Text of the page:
Update (11/17/2017): The effort to preserve the historic tax credit (HTC) took a critical step forward in the U.S. Senate Finance Committee last night, as tax legislation continues to advance through Congress. Sen. Bill Cassidy, R-La., succeeded in increasing the HTC back to 20 percent from the 10 percent level in the initial Senate proposal when the Finance Committee included his pro-growth amendment in the legislation it approved. Read the full statement from Stephanie K. Meeks, president and CEO of the National Trust for Historic Preservation..
Tax reform is moving fast in both the House and Senate, and advocates for historic preservation need to weigh in! The most significant federal investment in preservation, the HTC, is at stake.
Despite vigorous advocacy by Republicans and Democrats in both chambers, the HTC was not incorporated into the House tax reform bill during the mark-up process. On the Senate side, the Finance Committee acted last night to retain the HTC but reduce it from 20 to 10 percent of qualifying rehabilitation expenditures and eliminate entirely the 10 percent credit for non-historic buildings built before 1936.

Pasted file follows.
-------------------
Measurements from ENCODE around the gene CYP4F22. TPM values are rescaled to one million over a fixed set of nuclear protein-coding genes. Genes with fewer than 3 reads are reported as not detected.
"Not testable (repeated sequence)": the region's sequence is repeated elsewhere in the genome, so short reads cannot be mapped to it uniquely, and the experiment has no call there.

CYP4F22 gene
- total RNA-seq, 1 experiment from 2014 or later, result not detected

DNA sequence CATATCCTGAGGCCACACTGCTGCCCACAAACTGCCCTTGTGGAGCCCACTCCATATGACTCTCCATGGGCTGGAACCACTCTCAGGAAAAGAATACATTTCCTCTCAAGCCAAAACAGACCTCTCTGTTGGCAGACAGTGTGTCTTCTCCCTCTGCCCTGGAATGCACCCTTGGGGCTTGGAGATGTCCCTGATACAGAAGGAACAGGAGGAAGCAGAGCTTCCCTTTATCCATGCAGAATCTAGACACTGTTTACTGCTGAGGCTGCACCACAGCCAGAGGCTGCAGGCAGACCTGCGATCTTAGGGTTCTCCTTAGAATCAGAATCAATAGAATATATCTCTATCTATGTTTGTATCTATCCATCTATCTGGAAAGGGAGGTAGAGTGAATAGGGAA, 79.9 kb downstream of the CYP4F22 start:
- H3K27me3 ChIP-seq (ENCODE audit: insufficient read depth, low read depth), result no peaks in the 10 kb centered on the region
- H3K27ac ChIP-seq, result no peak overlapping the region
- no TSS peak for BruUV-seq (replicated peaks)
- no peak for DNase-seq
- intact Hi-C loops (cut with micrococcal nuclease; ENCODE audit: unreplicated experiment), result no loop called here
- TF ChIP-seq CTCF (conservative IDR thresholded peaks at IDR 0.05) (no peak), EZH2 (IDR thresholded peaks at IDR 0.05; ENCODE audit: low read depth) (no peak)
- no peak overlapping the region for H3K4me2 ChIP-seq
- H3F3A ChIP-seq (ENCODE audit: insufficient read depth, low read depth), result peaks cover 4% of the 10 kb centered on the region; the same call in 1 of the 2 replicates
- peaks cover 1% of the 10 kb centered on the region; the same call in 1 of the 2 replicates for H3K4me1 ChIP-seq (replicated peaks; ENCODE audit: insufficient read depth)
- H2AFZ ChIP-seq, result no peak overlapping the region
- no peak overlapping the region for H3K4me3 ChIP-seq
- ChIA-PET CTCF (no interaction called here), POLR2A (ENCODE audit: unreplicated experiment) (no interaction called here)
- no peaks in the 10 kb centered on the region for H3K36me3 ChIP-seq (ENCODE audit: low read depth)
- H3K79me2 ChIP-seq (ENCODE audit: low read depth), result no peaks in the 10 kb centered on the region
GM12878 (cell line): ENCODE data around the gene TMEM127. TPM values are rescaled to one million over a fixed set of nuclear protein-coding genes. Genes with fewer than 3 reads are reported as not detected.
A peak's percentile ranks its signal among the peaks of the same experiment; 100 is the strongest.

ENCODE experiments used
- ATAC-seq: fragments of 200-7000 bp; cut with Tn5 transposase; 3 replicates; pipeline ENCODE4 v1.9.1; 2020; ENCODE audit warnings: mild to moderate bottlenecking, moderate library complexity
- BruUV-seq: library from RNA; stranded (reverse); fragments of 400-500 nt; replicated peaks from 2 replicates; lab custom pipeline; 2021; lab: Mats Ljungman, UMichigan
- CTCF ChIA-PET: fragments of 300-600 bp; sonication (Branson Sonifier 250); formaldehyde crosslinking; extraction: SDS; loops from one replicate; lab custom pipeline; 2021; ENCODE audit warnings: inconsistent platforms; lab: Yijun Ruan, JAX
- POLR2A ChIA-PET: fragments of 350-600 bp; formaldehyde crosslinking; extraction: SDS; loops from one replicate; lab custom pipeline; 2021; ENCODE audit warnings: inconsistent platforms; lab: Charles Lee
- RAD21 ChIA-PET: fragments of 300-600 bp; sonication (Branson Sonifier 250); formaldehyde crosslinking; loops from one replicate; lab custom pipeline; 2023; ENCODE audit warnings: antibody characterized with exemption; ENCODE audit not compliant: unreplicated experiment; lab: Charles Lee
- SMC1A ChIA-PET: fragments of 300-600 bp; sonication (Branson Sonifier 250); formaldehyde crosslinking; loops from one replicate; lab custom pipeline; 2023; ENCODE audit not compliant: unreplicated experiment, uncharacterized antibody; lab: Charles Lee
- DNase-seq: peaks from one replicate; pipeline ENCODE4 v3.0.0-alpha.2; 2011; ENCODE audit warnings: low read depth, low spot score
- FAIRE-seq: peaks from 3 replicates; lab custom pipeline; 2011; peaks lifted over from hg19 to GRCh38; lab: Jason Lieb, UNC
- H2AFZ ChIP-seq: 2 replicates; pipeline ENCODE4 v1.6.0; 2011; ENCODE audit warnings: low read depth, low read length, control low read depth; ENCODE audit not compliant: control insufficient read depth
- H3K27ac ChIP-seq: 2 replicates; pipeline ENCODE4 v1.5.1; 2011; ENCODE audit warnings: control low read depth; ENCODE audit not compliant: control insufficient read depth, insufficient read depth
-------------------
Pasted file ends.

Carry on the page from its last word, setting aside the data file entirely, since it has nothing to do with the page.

We need to redouble our efforts to spread the message that the HTC is a program we cannot afford to lose—or weaken. Next week, the House intends to take its bill to the floor for a full vote, while the Senate Finance Committee hopes to mark up its version and get it ready for floor action. We must not miss an opportunity to encourage the full retention of the HTC. Now is our chance. Let’s get to work.
Join us in calling your members of Congress with the message that the HTC should be restored to its existing, undiminished levels in a reformed tax code.
As reported this week in newspapers and journals, and expressed by advocates like you in all corners of the country, this longstanding preservation incentive works. It serves to revitalize our communities and stimulate local economies while preserving our heritage. Let’s keep the drumbeat going!
Shaw Sprague is the senior director for Government Relations and Policy at the National Trust for Historic Preservation.